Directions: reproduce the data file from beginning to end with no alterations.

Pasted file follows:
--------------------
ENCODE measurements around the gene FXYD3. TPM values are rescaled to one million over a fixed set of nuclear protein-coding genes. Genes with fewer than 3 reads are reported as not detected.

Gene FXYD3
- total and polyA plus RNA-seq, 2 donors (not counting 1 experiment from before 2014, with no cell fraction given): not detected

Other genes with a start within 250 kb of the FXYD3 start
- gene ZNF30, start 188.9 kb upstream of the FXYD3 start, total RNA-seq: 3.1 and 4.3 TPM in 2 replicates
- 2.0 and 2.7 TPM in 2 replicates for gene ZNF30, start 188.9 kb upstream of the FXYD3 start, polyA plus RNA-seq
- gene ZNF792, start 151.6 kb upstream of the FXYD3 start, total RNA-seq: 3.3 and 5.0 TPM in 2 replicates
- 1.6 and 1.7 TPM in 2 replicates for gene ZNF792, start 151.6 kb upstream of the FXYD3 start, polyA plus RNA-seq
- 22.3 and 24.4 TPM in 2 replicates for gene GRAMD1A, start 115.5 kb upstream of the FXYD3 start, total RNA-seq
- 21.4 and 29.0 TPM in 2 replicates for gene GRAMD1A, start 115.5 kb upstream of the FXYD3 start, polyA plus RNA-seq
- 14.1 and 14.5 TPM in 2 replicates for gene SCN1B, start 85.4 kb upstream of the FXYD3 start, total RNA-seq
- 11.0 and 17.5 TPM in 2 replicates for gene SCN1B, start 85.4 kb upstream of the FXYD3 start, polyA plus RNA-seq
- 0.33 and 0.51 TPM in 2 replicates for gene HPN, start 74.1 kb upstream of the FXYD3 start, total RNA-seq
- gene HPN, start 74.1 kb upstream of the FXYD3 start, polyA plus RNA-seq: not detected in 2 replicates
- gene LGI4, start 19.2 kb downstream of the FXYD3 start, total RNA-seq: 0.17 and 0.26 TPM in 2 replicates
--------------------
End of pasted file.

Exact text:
ENCODE measurements around the gene FXYD3. TPM values are rescaled to one million over a fixed set of nuclear protein-coding genes. Genes with fewer than 3 reads are reported as not detected.

Gene FXYD3
- total and polyA plus RNA-seq, 2 donors (not counting 1 experiment from before 2014, with no cell fraction given): not detected

Other genes with a start within 250 kb of the FXYD3 start
- gene ZNF30, start 188.9 kb upstream of the FXYD3 start, total RNA-seq: 3.1 and 4.3 TPM in 2 replicates
- 2.0 and 2.7 TPM in 2 replicates for gene ZNF30, start 188.9 kb upstream of the FXYD3 start, polyA plus RNA-seq
- gene ZNF792, start 151.6 kb upstream of the FXYD3 start, total RNA-seq: 3.3 and 5.0 TPM in 2 replicates
- 1.6 and 1.7 TPM in 2 replicates for gene ZNF792, start 151.6 kb upstream of the FXYD3 start, polyA plus RNA-seq
- 22.3 and 24.4 TPM in 2 replicates for gene GRAMD1A, start 115.5 kb upstream of the FXYD3 start, total RNA-seq
- 21.4 and 29.0 TPM in 2 replicates for gene GRAMD1A, start 115.5 kb upstream of the FXYD3 start, polyA plus RNA-seq
- 14.1 and 14.5 TPM in 2 replicates for gene SCN1B, start 85.4 kb upstream of the FXYD3 start, total RNA-seq
- 11.0 and 17.5 TPM in 2 replicates for gene SCN1B, start 85.4 kb upstream of the FXYD3 start, polyA plus RNA-seq
- 0.33 and 0.51 TPM in 2 replicates for gene HPN, start 74.1 kb upstream of the FXYD3 start, total RNA-seq
- gene HPN, start 74.1 kb upstream of the FXYD3 start, polyA plus RNA-seq: not detected in 2 replicates
- gene LGI4, start 19.2 kb downstream of the FXYD3 start, total RNA-seq: 0.17 and 0.26 TPM in 2 replicates